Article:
Segments in this Video

Debate "Housekeeping" (07:05)

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John Donvan explains the format for the virtual debate about nationalism. He asks viewers to consider the impact of one's nation on his or her identity, introduces panelists, and instructs viewers to vote. Ian Brussels thanks founding partners of the Brussels Forum and IQ2.

Opening Statements For: Prerna Singh (04:20)

Political Scientist & Author Singh states that although world leaders are evoking exclusionary nationalism, nationalism can be a powerful force for good. It generates a sense of shared solidarity, linking personal and national welfare.

Opening Statements Against: Elif Shafak (04:24)

Activist & Author Shafak believes nationalism divides and excludes people, and is a constant source of tension, distrust, and conflict. It takes one political or economic crisis for a "nice nationalism" to become ugly.

Opening Statements For: Colin Dueck (04:03)

Policy Professor & Author Dueck states that nationalism is the best way to preserve the possibility for experimentation with self-government. American nationalism is a civic creed that respects minorities; the U.S. has the right to preserve its national sovereignty.

Opening Statements Against: Andrew Keen (04:30)

Internet Entrepreneur & Author Keen acknowledges that nation states are fine, but states that nationalism as an ideological manifestation of a nation state is problematic; fantasy nationalism leads to leaders who lie. Modern life does not conform to traditional ideas of nationalism.

Is Nationalism Rooted in Blood and Soil? (07:09)

Donvan summarizes opening statements. Singh argues that there are distinct versions of nationalism and cites positive examples. Shafak differentiates between patriotism and nationalism.

Nationalism in the United States (05:53)

Dueck defines American nationalism. Singh argues that distinguishing between patriotism and nationalism is semantics; Shafak and Keen defend the distinction.

Nation States (06:27)

Keen says Canada is a nation state without nationalism; Dueck states that English Canadians and French Canadians have a robust sense of nationalism. Panelists discuss differentiating nationalism and patriotism. Shafak states that nationalism is dangerous and misleading.

Q/A: Which Country is Doing Nationalism Best? (03:56)

Dueck cites the principle distinction between positive and negative nationalism. He and Keen debate the idea that nationalism allows leaders to lie.

Q/A: Big Tech, COVID-19, and Governance (05:46)

Coronavirus brings out the centrality of nationalism and nation states. Singh discusses the scapegoating of minorities. Shafak cautions against getting stuck in generalities.

Q/A: Internationalism (06:05)

Dueck considers whether an internationalist response is superior to nationalism; Europeans have the right to decide whether to remain in the European Union. Keen argues that capitalism is in crisis and other political experiments are occurring. Singh counters that nationalism is liquid.

Q/A: Power of Nationalism (09:56)

Shafak cites negative effects of anticolonial struggles that remain stuck in nationalism; nationalism changes rhetoric. Dueck cautions that some people have immediate concerns about globalization. Panelists disagree on whether nationalism is inherently dark and intolerant.

Closing Statements For: Dueck (02:32)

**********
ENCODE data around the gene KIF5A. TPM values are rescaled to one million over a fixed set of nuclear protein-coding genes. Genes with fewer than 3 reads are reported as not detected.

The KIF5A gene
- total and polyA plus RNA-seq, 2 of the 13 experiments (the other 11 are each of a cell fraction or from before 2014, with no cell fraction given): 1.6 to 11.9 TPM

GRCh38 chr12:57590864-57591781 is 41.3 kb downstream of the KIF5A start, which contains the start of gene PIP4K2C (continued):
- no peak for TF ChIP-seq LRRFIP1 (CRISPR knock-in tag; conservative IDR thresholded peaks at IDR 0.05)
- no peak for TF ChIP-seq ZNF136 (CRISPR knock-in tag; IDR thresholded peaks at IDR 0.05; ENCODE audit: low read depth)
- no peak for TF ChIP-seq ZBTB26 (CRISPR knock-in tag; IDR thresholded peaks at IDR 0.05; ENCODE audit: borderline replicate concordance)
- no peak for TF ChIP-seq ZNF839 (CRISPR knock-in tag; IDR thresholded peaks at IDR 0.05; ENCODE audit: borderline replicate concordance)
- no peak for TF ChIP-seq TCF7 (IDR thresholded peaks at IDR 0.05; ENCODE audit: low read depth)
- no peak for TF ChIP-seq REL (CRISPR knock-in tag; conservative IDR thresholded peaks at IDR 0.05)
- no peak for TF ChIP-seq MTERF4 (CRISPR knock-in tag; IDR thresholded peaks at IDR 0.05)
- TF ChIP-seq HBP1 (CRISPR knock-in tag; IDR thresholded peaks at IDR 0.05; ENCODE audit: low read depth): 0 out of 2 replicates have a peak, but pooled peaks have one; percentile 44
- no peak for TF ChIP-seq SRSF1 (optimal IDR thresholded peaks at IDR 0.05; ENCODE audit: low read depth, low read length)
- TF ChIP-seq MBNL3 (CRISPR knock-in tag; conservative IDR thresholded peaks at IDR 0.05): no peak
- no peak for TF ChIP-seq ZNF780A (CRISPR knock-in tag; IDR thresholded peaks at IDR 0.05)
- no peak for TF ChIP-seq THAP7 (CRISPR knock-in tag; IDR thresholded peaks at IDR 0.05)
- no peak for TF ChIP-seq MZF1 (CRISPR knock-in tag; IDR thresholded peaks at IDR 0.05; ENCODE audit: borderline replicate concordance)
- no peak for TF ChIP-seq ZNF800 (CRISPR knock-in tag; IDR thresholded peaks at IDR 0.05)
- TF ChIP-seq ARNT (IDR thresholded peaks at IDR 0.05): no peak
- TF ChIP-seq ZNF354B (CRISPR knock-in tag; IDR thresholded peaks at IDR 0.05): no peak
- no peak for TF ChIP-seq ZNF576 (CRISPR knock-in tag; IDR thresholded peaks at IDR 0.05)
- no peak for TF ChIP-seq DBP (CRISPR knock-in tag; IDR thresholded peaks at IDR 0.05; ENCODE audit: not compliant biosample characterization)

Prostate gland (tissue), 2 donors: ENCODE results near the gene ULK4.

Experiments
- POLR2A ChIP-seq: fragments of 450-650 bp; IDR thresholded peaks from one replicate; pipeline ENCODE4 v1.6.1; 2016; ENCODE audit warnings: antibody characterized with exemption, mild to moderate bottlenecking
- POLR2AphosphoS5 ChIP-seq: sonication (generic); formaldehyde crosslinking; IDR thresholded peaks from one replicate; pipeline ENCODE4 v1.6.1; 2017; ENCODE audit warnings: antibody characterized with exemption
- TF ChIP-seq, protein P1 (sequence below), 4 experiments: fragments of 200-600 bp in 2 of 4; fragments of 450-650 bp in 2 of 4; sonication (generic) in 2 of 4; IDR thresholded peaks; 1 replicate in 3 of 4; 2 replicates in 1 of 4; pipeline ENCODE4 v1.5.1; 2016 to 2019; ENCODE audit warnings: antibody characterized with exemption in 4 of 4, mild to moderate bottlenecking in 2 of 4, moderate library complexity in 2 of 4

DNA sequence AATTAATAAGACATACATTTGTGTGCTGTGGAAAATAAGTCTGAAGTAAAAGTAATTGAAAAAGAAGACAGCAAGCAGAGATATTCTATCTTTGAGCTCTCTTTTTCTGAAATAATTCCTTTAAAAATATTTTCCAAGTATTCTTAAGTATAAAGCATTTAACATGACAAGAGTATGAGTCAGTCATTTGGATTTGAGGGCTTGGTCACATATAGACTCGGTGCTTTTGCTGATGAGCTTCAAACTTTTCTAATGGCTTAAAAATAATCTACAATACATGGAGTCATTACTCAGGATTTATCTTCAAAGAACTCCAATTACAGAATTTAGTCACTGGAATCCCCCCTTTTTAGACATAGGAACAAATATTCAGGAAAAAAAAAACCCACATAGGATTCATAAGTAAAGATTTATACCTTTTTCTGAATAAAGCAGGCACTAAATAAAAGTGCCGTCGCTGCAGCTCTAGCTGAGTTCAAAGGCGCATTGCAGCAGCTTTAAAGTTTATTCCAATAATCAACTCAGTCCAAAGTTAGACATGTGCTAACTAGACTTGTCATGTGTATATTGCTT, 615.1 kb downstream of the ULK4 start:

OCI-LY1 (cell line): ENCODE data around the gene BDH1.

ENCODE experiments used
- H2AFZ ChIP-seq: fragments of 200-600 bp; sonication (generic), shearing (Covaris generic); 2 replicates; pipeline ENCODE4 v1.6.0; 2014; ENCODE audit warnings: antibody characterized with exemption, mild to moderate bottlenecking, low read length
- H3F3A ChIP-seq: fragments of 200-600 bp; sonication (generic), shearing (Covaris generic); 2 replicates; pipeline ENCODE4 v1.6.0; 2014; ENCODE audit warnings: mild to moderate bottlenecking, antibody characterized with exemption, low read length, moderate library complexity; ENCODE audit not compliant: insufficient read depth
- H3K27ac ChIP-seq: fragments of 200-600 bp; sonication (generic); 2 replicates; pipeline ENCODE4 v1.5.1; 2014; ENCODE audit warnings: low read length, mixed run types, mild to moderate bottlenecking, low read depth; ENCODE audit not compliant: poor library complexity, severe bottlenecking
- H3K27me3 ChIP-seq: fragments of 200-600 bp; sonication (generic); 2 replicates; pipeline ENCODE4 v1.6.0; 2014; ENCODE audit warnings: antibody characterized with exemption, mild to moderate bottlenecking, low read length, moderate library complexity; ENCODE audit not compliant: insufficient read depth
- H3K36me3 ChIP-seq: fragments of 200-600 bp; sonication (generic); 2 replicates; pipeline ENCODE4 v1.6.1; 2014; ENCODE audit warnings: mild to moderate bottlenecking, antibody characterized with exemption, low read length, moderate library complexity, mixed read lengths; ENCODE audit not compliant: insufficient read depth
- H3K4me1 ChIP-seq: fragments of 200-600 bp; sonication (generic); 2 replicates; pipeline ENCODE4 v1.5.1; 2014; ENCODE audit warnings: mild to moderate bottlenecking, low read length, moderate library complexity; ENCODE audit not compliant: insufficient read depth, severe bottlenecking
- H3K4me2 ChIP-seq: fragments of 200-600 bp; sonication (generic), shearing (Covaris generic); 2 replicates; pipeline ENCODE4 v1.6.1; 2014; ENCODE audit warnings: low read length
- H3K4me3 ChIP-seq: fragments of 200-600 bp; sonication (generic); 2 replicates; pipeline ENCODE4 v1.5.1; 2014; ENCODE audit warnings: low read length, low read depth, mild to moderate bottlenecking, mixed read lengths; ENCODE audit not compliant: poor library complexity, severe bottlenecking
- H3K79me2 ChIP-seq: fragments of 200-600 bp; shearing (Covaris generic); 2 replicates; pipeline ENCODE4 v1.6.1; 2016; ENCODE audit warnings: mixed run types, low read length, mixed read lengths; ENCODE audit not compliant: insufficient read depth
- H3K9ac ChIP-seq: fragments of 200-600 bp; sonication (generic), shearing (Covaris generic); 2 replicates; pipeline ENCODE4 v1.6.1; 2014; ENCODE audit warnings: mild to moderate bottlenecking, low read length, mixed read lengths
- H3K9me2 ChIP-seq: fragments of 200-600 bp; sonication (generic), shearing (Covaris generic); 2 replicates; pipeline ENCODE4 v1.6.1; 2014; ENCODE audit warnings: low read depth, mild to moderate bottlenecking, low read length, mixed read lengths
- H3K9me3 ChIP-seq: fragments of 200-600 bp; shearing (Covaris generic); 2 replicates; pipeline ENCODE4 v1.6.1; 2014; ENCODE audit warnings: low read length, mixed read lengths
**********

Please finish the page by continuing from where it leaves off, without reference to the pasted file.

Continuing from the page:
The Civil War was a vindication of healthy American nationalism. Nationalism is inclusive and stands for equality.

Closing Statements Against: Keen (02:11)

Nationalism is an archaic idea, based mostly on lies, that does not work; it is peddled by the "cult of yesterday." We need to rethink politics, institutions, and political identities.

Closing Statements For: Singh (02:50)

Nationalism is historically and currently defined in an inclusive manner by people in the streets around the world. It encourages the adoption of social welfare policies.

Closing Statements Against: Shafak (02:55)

Nationalism divides people and can become violent. How many atrocities must occur before we understand that nationalism is not the answer?

Voting and Acknowledgement (03:01)

Donvan instructs the virtual audience to vote and thanks panelists. IQ2 is a philanthropy.

Credits: Nationalism Is a Force for Good: A Debate (00:40)

Credits: Nationalism Is a Force for Good: A Debate

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Nationalism Is a Force for Good: A Debate


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Description

From Brexit and "America First" to the rise of authoritarian leaders in Brazil, Hungary, India, the Philippines, Turkey, and other countries around the globe, nationalism—or strong allegiance to a nation-state over other group affiliations—has been spreading in the 21st century. The onset of the coronavirus pandemic and move by many countries to close their borders in early 2020 has sparked fierce debate about the future of global governance and political identity. Many have praised the nation-state for securing the needs of its citizens and providing the most effective form of political organization. Nationalism, they argue, is a force that unites disparate communities under a common culture and identity. But many have criticized the nation-state for being insular and failing to promote world peace and the common good. Nationalism, they argue, is a force that fosters anti-immigration policies and incites violence based on race, ethnicity, and other categories. With global problems mounting in the 2020s, is nationalism a force for good?

Length: 86 minutes

Item#: EDP237640

ISBN: 978-1-63722-242-3

Copyright date: ©2020

Closed Captioned

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Not available to Home Video customers.


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